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  • "
    CJH wrote:
    grubberlog wrote:
    Little Miss Villa wrote:
    grubberlog wrote:
    They knew he was autistic because the mother told them he was autistic. She apologised for him dropping litter, and explained that he was autistic, and the man laughed at her. Would it be acceptable to laugh at a spastic, supervised or not? Now why would Asda give her a 5 pound voucher and a free toy from the shop if her children were really throwing food around?
    Is it acceptable to use the term 'spastic' ?

    I think not!!!
    Why not? a child with spastic deplegia is a spastic, that's the correct term, do you have a problem with using correct medical terminology?
    You are being extremely offensive. You know full well the connotation of that word. You could have said 'disabled' or 'physically challenged'. Yes it is a medical term, but like many words it has been hijacked to mean other things, as I'm sure you are fully aware. Please do not use it again.
    I will use correct medical terminology where called for, I need to use the word spastic in my working life, so your rather pathetic plea falls on deaf ears. A person with spastic diplegie is NOT physically chellenged, they have a disease, which needs far more research to understand. Grow up will you and see past pejoratives. It is very interesting though to see how unduly sensitive people are to certain words, yet consider autism a laughing matter, or one not to be taken seriously."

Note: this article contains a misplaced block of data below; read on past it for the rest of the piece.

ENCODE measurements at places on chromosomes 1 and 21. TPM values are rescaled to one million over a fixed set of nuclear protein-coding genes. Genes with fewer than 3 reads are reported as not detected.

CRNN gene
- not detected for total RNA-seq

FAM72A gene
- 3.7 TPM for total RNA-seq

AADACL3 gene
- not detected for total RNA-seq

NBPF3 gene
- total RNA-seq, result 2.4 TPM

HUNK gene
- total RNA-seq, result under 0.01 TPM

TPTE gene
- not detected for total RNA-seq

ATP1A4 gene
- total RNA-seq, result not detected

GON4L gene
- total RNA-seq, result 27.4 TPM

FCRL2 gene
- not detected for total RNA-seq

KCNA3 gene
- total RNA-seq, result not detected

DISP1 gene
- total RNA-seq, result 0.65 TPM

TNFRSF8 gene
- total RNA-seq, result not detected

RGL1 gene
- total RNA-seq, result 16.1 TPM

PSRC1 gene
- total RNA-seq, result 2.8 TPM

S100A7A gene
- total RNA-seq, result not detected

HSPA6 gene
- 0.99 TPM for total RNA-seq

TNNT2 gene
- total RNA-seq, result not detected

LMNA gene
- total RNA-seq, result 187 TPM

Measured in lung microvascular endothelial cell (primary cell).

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Mum demands better training at supermarket

Evesham Journal: ROW AT STORE: Mum Kate Handley holding baby Archie, 11 months, with Calum, 12, and Oliver, 5, who has autism. ROW AT STORE: Mum Kate Handley holding baby Archie, 11 months, with Calum, 12, and Oliver, 5, who has autism.

A MOTHER is demanding better training for workers at a Worcester supermarket after a staff member “shouted” at her autistic son.

Kate Handley has refused offers of goodwill from Asda in St Martin’s Quarter after she said a cafe worker “laughed in her face” when she told him that her five-year-old was autistic.

Miss Handley, of Birch Avenue, Tolladine, was having lunch in the cafe on Monday December 9 with her three children – Calum, 12, Oliver, five, and Archie, 11 months – when she went to change her baby’s nappy.

While she was walking towards the bathroom, Oliver was following a few steps behind.

She said: “All I heard was somebody shouting and I turned round and saw my son had dropped a small piece of litter – a cookie wrapper out of Asda’s lunchbox range.

“And when I saw that he had done that I said I was sorry, and went to pick it up.

“The member of staff gritted his teeth and said Oli had just dropped it. I apologised again and he snatched it up and slammed it in the bin.”

After she had seated her children she went to speak to the member of staff.

She said she explained that Oliver was autistic and found it difficult in supermarkets and that she was not happy with how he spoke to her son.

“He just glared at me and said Oli was unsupervised and that he couldn’t have old people tripping on litter.

“I said I understood that but I apologised twice which he ignored, and then said he’s not naughty, he has a disability, and he laughed in my face.”

The store offered her a £5 goodwill voucher and Oliver his choice of toy but she refused and said she wanted a written apology and better training for staff so they could deal better with people who have disabilities.

A spokesman for Asda said the member of staff had to replace four meals for other people in the restaurant as the children were throwing food, and that although there was no CCTV in the cafe there was in the store itself and the children were seen unsupervised in the toy and DVD aisles.

He added: “We’d hate to upset anyone who visits our store. We’ve given Miss Handley a £5 gesture of goodwill and also offered her son a toy from the store. If she would like to get in touch with us again we’re more than happy to talk this through with her.”

Miss Handley denied that her children were throwing food and has written to the store management.

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